In the Yoruba culture, significant others (grandmothers, mothers-in-law, and relations) are actively involved in the production of child health including the sustenance of breastfeeding culture . In this study, grandmothers and mother-in-laws played dual roles in the forms and prevailing breastfeeding practices reported among the respondents. For instance, some grandmothers felt that the early introduction of complementary feeding and herbal concoction would be better than breast milk only. From the participants' experiences and cultural expectations, grandmothers who did not practice exclusive breastfeeding are likely to exert pressure on younger mothers to discontinue exclusive breastfeeding, especially with the occurrence of lactation problems or pressing health challenges affecting either the mother or the child. This finding supports Grassley and Eschiti's position that grandmothers' own infant feeding experience and knowledge can influence mothers' decisions to initiate and continue breastfeeding or not . In Uchendu, Ikefuna and Emodi's study among breastfeeding mothers at the University of Nigeria Teaching hospital, 52% of women who had never practiced exclusive breastfeeding reported family opposition, especially grandmothers, and personal decision-making as major constraints . In spite of the structural constraints, breastfeeding experiences differ among the mothers. Those who practiced exclusive breastfeeding among them perceived the subjective norm of an exemplary mother, the joy attached to childbirth, personal resolutions, spouse, and mother-in-law's support as modifiers and insulators from social and psychological constraints in some respect. The family structure, in the form of extended families, was also considered as supportive in promoting the practice of breastfeeding, especially at the level of early initiation.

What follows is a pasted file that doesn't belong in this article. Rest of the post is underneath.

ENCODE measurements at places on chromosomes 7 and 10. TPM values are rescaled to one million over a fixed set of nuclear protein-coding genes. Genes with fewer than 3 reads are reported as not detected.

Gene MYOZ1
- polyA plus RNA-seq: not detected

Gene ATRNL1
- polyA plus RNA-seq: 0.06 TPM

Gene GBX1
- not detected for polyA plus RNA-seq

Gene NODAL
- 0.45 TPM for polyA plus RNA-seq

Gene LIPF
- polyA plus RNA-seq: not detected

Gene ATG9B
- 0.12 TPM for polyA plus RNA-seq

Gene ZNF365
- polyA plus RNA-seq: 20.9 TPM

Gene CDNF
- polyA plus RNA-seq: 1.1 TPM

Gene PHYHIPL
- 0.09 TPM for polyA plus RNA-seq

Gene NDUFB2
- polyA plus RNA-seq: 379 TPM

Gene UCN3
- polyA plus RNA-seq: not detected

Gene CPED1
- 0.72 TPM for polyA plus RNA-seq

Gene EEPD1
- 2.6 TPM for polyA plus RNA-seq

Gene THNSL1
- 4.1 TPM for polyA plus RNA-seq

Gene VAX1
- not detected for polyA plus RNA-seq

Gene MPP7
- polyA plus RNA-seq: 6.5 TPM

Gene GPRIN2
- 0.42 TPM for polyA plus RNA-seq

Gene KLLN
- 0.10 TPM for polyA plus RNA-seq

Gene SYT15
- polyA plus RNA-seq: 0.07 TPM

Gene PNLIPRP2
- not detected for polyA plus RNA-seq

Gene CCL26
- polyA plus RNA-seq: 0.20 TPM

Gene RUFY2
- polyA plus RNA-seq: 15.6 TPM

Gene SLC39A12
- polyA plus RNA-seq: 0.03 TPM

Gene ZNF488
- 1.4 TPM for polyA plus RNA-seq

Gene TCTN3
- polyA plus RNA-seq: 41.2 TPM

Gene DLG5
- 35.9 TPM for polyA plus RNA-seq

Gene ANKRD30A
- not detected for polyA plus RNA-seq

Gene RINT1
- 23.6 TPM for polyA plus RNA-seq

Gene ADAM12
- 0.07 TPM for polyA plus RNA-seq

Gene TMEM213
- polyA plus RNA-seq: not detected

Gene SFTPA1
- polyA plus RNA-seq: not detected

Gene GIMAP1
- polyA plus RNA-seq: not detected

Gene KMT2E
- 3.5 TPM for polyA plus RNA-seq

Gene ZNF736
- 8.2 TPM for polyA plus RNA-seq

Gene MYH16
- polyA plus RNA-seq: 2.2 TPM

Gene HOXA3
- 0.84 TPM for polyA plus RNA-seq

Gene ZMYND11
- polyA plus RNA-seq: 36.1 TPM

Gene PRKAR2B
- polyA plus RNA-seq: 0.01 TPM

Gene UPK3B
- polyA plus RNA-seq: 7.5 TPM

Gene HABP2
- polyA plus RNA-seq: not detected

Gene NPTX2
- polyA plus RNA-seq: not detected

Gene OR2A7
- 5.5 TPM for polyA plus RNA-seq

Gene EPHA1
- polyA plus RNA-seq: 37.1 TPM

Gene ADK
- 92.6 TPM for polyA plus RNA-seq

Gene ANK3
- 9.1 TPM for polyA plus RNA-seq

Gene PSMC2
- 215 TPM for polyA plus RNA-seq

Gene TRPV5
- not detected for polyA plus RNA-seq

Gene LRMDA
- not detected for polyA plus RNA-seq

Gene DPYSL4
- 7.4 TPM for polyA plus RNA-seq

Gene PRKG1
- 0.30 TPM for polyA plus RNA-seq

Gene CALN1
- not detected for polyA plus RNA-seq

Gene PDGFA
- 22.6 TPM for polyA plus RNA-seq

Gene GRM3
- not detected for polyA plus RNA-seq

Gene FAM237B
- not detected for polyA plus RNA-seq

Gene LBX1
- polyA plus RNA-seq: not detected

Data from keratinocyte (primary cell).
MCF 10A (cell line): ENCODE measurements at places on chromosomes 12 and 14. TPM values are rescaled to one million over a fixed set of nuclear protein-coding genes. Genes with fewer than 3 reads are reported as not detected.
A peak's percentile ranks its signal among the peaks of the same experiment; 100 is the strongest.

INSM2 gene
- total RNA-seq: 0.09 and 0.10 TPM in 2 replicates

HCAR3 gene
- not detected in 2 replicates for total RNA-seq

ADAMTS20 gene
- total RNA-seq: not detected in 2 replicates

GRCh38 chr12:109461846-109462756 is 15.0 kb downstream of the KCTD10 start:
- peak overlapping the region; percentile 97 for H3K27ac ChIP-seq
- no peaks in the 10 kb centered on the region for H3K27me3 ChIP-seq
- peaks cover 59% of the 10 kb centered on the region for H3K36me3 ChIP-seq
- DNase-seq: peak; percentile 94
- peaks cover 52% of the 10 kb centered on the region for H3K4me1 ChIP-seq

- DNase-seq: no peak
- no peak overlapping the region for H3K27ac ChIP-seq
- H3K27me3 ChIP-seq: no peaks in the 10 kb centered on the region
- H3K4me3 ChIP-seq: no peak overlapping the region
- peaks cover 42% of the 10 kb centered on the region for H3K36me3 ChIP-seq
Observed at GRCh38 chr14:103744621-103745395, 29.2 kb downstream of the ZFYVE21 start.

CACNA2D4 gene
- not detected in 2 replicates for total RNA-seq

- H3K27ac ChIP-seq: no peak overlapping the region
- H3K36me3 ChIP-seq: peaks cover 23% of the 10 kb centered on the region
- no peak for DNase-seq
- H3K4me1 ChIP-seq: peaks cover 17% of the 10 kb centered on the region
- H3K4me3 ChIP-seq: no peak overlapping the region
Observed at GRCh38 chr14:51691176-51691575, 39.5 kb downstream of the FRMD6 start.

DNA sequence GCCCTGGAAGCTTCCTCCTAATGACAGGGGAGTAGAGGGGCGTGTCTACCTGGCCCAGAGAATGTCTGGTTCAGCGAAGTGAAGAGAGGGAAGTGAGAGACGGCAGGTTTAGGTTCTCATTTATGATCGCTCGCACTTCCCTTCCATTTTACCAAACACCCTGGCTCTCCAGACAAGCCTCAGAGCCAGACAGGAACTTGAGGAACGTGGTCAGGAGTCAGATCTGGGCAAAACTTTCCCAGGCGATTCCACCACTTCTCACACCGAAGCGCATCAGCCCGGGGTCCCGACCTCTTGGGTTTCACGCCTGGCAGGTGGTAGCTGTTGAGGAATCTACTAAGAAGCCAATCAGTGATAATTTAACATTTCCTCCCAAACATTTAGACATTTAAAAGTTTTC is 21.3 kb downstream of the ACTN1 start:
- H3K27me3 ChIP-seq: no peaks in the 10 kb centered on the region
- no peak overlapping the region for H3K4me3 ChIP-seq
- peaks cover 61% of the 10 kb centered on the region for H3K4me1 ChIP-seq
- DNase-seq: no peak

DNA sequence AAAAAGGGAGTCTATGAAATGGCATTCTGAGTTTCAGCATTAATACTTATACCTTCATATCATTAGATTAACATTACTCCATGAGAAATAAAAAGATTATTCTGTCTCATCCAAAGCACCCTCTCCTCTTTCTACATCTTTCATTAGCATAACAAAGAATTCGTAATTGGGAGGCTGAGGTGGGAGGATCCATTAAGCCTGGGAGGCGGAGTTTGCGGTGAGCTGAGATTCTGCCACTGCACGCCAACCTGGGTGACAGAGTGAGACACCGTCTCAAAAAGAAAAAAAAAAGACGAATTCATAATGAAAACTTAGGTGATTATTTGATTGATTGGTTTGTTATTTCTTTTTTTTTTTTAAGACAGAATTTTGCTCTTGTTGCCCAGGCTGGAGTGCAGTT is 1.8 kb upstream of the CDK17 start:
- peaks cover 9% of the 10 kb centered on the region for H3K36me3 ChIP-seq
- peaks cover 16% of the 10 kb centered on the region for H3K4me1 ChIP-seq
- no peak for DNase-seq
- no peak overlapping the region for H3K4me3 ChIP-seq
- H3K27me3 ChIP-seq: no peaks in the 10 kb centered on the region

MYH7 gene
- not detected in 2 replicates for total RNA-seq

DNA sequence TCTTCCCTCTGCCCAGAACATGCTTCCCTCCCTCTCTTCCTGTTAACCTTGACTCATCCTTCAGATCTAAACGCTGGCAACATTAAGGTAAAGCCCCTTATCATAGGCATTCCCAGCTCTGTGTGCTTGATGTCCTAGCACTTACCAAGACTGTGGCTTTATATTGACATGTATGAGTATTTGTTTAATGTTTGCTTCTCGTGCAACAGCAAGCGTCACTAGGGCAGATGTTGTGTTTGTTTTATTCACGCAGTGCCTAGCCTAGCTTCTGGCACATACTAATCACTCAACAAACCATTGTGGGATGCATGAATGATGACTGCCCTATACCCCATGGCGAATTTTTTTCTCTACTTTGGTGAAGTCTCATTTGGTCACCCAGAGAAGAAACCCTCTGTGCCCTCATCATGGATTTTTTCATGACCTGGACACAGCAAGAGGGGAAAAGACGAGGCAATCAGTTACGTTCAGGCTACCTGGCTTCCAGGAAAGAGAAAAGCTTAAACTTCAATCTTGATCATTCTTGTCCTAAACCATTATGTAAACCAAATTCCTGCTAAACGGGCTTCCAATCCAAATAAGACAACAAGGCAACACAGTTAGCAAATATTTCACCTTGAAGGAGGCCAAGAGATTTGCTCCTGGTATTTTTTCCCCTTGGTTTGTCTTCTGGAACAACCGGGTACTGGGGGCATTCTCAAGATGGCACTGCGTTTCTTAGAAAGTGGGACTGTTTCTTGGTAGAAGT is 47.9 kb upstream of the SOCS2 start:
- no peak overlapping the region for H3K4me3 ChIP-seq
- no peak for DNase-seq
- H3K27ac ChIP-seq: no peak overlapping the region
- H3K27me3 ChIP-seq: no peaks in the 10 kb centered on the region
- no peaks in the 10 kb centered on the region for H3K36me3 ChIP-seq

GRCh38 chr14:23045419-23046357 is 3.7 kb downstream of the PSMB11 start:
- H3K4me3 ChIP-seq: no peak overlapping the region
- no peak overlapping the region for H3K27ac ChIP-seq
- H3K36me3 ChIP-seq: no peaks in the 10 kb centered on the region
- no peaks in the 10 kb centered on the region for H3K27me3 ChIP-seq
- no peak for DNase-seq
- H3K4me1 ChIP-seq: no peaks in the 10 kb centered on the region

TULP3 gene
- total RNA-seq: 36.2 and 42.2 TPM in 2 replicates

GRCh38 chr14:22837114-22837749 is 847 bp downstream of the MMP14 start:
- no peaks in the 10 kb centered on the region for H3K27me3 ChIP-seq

As revealed in this study, and similar to findings by Oweis, Tayem and Froelicher  and Otoo, Lartey, and Pérez-Escamilla , breastfeeding could be tiring, stressful or pleasurable to some mothers. Breastfeeding was described as stressful, painful, or pleasurable based on personal and prevailing circumstances around breastfeeding mothers. Some of the grandmothers and breastfeeding mothers described exclusive breastfeeding as an investment in a child's life. While a mother may intend to practice exclusive breastfeeding for the first six months and continue with breastfeeding for up to year, personal and socio-cultural factors could act as constraints. From the findings in this study, a number of the breastfeeding mothers were confronted with erroneous beliefs and child rearing practices that supported the introduction of herbs and solid food alongside breastfeeding. This is besides the normative responsibilities of motherhood and situational limitations such as poverty, high cost of living and the need to provide support for their household needs.